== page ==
History of Puri or Shree Jagannath Dham. The district of Puri, the southernmost district of the Odisha Division and of the Province of Bengal, in situated between 19° 28’ and 20° 26’ North Latitude and 84° 56’ and 86° 25’ East Longitude. It extended over an area of 2,499 square miles and contains a population, according to the census of 2011, of 17 Lakhs souls.
The district is named after its headquarters Puri, situated on the shore of the Bay of Bengal in 19° 48’ N. and 85° 52’ E. The place is known to up-country Hindus as Jagannath and locally as Purushottam kshetra, the abode of the best of beings, i.e., Jagannath, the lord of the Universe, whose shrine has, for centuries past, attracted devout pilgrims from all part of India.
The name Puri means simply the city and seems never to have been in use before the British conquest of Orissa; it is believed to be merely an abbreviation of Jagannath Puri, the city of Jagannath.
Origin of the name of the city Puri
According to Cunningham the ancient name of this town was Charitra mentioned by the Chinese pilgrim Hiuen Tsang as Che-li-ta-lo. But the restoration of the word Che-li-ta-lo as Charitra and its identification with the town of Puri is open to doubt. The importance of the town as a seat of Vaisnavism increased when Chodaganga Deva constructed the temple of Purusottama Jagannath and installed the image of the deities. Thereafter, it become famous as the abode of Purusottama and was popularity called Purusottama Kshetra.
In the drama Anargharaghava Natakam attributed to cir. 9th century A.D. we find the name Purusottama applied to this town. In the Nagari Plate of Anangabhima III of the Saka year 1151-52 i.e., 1229-30 A.D., the place is called Purusottama Kshetra. This name in the form of Purusottama Chhatar or only in the form Chhatar was used by the Mughal, the Maratha as well as the early British rulers in their official records. Even in yoginitantra1 and Kalikapurana the city referred to as Purusottam. Puri2 region was also known as Utkal.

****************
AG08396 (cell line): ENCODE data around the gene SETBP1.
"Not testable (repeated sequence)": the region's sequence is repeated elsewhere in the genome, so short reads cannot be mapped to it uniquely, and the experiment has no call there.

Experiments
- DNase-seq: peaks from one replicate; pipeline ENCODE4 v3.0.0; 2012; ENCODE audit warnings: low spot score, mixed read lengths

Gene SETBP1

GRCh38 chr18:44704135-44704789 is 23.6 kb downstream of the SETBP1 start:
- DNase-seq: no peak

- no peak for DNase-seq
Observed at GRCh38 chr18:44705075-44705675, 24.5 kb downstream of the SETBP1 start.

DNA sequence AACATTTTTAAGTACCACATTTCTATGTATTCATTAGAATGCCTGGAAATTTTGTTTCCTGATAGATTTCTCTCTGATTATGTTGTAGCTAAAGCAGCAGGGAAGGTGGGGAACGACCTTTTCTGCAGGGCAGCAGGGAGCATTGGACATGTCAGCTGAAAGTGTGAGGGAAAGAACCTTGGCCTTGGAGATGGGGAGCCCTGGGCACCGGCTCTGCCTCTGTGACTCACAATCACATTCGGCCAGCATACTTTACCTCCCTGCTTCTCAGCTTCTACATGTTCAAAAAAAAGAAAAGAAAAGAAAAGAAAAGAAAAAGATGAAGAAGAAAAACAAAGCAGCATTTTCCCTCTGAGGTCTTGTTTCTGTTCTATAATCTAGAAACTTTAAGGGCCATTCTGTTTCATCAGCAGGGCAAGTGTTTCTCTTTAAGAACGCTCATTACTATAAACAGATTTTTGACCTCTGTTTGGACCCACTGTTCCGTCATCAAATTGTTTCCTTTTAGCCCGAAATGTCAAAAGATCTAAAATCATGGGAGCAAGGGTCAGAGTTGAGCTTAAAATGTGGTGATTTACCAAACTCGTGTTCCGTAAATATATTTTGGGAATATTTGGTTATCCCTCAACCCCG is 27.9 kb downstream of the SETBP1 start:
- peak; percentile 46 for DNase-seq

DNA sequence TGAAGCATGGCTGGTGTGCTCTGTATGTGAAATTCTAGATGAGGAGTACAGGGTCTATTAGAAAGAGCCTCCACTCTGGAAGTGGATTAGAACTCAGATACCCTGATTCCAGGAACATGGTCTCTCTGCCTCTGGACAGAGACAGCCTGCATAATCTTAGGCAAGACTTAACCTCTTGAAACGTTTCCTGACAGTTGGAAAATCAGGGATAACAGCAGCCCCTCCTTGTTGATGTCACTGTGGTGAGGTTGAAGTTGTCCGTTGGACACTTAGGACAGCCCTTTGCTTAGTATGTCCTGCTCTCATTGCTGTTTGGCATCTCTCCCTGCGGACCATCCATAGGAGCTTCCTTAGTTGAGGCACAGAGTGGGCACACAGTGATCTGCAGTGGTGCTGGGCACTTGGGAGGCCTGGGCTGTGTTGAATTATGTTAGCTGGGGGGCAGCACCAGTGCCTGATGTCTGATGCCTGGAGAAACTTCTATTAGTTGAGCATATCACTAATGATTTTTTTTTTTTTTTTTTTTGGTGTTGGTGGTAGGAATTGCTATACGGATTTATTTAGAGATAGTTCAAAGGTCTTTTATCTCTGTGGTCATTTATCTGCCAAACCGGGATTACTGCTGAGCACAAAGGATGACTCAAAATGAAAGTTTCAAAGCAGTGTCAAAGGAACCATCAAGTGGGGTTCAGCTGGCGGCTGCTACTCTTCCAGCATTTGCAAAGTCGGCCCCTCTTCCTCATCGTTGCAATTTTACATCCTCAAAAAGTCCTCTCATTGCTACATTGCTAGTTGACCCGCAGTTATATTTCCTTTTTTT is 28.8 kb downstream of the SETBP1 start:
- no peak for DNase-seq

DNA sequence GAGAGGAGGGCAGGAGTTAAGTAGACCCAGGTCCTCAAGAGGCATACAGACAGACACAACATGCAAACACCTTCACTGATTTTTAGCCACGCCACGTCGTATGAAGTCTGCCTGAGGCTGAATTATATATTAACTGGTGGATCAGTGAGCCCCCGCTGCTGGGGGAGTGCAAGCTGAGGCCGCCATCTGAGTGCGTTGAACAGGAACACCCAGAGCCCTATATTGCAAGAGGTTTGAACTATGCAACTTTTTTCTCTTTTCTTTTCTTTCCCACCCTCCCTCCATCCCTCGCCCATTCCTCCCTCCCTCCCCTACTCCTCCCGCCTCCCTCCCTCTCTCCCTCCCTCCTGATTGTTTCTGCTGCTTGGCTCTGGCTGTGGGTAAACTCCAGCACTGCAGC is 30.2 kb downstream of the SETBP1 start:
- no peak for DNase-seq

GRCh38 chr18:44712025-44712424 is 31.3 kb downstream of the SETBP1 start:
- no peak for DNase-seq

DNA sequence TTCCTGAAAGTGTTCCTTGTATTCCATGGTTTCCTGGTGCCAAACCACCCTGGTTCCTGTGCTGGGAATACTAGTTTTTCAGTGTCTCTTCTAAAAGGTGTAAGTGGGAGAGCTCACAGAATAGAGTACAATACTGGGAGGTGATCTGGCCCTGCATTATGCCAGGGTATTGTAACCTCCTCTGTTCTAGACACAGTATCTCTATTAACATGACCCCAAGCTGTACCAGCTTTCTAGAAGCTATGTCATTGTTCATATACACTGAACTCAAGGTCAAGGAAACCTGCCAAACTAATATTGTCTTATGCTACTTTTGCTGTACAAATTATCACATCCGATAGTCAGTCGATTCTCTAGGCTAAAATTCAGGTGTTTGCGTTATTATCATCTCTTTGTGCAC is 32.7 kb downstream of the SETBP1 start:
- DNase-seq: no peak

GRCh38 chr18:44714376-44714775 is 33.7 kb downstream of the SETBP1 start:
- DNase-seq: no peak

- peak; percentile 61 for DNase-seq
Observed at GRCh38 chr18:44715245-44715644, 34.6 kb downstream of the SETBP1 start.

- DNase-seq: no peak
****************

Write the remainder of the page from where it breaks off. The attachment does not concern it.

The name Purusottama Kshetra was also for sometime Known as Purusottama Puri and as the word Purusottama Kshetra was contracted into Kshetra or Chhatra so also Purusottama Puri was expressed in the contracted from Puri. In fact, in many early British record this town is known by the name Pooree. In the modern times Puri has become the most popular of all the other names of this town.
History of the city as an administrative unit and changes in its parts.
Under the Mughal rule (1592-1751), Orissa for the purpose of Revenue Administration was divided in to three circars, namely, Jaleswar, Bhadrak, and Kataka, each of which was subdivided into Mahals or Dandapatas and the Mahals were again subdivided into Bishis. Puri formed a part of Kataka circar.
The conquest of Orissa by the British in 1803 set forth great changes in revenue divisions and political relations. In June 1804, the Province was divided in to two divisions, namely, the northern and southern divisions, the river Mahanadi, forming the natural boundary.
As the Raja of Khurda revolted in 1804, he was arrested and was placed in confinement in the Fort of Barabati at Cuttack. His territory was confiscated and the Raja was subsequently released. In 1807 he was permitted to live at Balisahi in the town of Puri and functioned as the Superintendent of the temple of Jagannath.
Puri was the capital of the province of Orissa and the headquarters of the Collector till 1816. In 1806 there was a proposal to remove the headquarters of Jajpur, but did not get government sanction. In August 1814, a part of the Collector’s establishment was removed to Cuttack, which was again brought back to Puri in December. A petition from a number of Zamidars for the removal of the Collectorate to Cuttack, which was the seat of administration under the Mughal and the Marathas, although rejected by the Collector, was finally approved and the headquarters was permanently shifted from Puri to Cuttack in 1816.